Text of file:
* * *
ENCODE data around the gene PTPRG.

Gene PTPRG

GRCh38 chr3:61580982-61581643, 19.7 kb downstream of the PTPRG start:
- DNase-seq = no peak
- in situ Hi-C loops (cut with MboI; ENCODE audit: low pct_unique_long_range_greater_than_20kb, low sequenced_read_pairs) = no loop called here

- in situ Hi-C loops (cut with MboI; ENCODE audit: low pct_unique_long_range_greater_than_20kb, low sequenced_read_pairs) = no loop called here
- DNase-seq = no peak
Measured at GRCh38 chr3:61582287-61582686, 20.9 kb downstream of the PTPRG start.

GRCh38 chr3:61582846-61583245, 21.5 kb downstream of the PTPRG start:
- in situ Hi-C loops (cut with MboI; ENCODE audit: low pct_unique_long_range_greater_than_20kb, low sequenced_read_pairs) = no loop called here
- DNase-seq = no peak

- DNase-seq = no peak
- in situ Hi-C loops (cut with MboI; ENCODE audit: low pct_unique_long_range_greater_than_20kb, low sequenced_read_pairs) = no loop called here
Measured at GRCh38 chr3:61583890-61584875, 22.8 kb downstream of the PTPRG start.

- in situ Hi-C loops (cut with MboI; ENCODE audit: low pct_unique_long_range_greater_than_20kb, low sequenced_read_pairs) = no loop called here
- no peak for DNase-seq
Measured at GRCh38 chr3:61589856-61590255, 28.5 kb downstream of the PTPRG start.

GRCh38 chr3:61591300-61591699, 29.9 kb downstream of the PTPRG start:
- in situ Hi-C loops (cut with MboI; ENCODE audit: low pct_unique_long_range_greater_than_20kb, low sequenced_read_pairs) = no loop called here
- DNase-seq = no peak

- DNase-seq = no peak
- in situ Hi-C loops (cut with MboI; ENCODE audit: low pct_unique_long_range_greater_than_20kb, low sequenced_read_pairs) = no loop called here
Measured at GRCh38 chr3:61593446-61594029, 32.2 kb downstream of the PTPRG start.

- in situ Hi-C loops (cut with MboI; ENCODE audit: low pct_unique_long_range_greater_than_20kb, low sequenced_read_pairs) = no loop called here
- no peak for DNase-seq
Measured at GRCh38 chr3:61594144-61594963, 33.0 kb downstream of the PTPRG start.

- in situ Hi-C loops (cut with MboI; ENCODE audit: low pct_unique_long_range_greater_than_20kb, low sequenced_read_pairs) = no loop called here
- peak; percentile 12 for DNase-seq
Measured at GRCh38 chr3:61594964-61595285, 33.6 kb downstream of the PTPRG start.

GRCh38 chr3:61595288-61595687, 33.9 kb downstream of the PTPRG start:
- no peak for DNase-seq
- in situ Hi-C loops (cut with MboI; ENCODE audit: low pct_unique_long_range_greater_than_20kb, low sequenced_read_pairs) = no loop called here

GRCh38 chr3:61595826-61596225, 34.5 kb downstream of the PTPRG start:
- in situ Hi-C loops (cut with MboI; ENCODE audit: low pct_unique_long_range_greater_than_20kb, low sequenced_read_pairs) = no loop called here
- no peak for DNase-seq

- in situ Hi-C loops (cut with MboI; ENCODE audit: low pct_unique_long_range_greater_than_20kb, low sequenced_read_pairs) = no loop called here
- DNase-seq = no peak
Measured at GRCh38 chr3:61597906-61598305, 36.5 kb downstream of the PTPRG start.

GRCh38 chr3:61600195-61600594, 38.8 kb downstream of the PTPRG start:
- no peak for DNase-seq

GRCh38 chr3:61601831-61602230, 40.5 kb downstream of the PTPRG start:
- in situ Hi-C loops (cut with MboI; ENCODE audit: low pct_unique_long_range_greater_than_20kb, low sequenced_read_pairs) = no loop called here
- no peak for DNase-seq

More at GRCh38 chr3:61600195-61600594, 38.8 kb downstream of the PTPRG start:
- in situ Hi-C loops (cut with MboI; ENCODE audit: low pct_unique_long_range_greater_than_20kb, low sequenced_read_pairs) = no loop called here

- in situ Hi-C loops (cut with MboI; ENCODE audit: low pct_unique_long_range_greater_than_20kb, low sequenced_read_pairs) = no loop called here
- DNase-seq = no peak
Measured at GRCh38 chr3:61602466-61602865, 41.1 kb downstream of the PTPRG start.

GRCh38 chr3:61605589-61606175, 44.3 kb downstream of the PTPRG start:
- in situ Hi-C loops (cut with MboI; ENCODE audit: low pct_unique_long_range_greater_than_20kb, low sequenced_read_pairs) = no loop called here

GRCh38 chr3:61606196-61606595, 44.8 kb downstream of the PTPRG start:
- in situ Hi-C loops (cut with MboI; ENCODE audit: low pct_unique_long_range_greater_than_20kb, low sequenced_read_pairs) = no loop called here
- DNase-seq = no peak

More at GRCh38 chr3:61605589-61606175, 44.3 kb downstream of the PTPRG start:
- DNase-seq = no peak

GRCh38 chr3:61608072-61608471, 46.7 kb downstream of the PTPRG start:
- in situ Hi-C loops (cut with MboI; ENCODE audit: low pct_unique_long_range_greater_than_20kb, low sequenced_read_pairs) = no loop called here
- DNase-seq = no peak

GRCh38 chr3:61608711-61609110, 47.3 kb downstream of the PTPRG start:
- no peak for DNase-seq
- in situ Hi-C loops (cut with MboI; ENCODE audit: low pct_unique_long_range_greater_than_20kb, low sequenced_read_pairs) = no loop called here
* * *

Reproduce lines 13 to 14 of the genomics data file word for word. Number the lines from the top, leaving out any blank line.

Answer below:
- in situ Hi-C loops (cut with MboI; ENCODE audit: low pct_unique_long_range_greater_than_20kb, low sequenced_read_pairs) = no loop called here
Measured at GRCh38 chr3:61583890-61584875, 22.8 kb downstream of the PTPRG start.